Jul 26

Confusion about hydrangeas in the garden


Hydrangea garden view from my office

Why aren’t they blooming? Why are they pink when I want blue? When do I prune?

Well, the link below from Proven Winners tells all including when to have patience.

Now of course, plants don’t always read gardening books so if you have hydrangeas that are not behaving     give them more light, water, or time!



Mar 30

Working in a snowy garden

Where was the snow in February when we wanted it? It was waiting for March when we want to garden and see our spring landscapes. 

One of the many great things about having fruit trees, is they want attention in March regardless of snow on the ground.

Although many of us are itching for things to grow, garlic mustard and other weeds have started as have ticks…so check yourself.

I’ve been shoveling piles of snow on to the driveway to aid Mother Nature, and I was rewarded with daffodil leaves starting to turn green as are primrose leaves. Even my fothergillas are budding out.

To deal with my garden “antsyness,” I continued planting vegetable and flower seeds, and visited Ward’s spring display bursting with flowers and fragrance.

I know true spring will be here soon since it seems to do that every year.

Pruning in the snow. YES!

Mar 28

Prune Time: Get in the Garden Now

apple blossoms


Pruning & Snow – You betcha!
The great thing about having snow on the ground means I could reach high up into apple trees when I was out in the garden pruning this week. The experience also ramped up my fantasies; after a long winter, there is nothing like a landscape filled with pink, white, and rose-colored blossoms blanketing fruit trees in the spring.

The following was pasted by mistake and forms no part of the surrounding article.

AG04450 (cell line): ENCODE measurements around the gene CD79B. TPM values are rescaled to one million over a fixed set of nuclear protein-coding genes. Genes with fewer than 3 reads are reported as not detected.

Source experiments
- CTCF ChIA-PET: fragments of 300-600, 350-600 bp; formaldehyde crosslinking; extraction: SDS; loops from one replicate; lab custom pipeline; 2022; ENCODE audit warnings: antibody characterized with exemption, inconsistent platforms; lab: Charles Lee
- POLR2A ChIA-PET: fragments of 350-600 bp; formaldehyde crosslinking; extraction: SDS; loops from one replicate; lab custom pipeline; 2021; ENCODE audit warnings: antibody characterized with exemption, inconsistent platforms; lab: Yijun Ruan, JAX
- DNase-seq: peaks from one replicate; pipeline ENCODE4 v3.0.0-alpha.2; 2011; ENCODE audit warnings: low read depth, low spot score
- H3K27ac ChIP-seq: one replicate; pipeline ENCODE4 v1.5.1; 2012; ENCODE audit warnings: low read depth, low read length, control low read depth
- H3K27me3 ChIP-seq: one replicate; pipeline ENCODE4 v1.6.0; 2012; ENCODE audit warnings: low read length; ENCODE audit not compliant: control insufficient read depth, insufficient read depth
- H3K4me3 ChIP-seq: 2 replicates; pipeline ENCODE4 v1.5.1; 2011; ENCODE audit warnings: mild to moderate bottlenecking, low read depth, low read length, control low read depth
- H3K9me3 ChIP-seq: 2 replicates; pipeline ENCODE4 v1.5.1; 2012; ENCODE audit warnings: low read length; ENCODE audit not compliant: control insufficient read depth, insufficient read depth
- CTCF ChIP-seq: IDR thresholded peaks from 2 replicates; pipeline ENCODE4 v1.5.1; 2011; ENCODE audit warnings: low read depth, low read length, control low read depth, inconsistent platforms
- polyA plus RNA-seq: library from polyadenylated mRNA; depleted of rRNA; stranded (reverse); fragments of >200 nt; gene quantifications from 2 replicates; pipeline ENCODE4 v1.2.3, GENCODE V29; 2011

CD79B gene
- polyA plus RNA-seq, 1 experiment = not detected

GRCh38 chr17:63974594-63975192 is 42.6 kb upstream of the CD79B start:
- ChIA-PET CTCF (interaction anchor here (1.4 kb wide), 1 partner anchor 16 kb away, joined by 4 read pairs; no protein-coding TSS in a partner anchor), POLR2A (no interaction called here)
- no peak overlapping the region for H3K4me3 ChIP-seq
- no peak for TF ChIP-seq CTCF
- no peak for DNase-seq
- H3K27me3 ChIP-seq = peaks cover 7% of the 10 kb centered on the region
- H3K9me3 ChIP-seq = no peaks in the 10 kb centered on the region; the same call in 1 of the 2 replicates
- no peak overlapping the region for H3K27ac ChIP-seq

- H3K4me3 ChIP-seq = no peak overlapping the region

Now is the time to prune your apple, crabapple, and pear trees. There are numerous YouTube’s Pruning stimulates growth, increases the sunlight into the plant, improves the shape, and allows airflow – great for reducing pests.
Blueberries rarely need pruning except for removing branches that cross other branches.
Before you get started sharpen and clean your pruners, loppers, and saws. Having a dog nearby to throw the sticks to also increases the fun.
The time to garden has finally arrived. Hurray!

Mar 12

Landscape Design Now for Spring

prairie fire

Now that’s a beautiful Berkshire view out my office!

Okay, you can’t begin planting, but don’t let the snow stop you from planning your garden. Instead, use these frosty days to to take stock of your landscape.

Since you have to be inside anyway, start with the windows you look out most. What would you like to see? A lot of people have windows in the kitchen. Ask yourself when are you there most? How much sun does the area receive in the spring and summer? Do you want to look at vegetables, herbs, evergreens so you have color all year, shrubs, perennials, or a combination of them all?

Do you look at your neighbors’ house or the road in the winter, and would you rather not? This is a great time to think about areas you would like screen.

On the other hand, are their areas where a beautiful Berkshire view exists only when the leaves are down. Maybe you’d like to thin the existing greenery to improve the scenery.

What about where you eat your meals? I love eating breakfast and lunch inside while the birds are depleting their feeders outside. I’d rather they slow down, but I don’t get a vote on this.

There are so many options for improving your landscape all year round including plants with winter interest…but that’s for another day.

Mar 08

Is Design & Landscaping Tax Deductible?

tax deductible

New landscape design and landscaping work may be tax deductible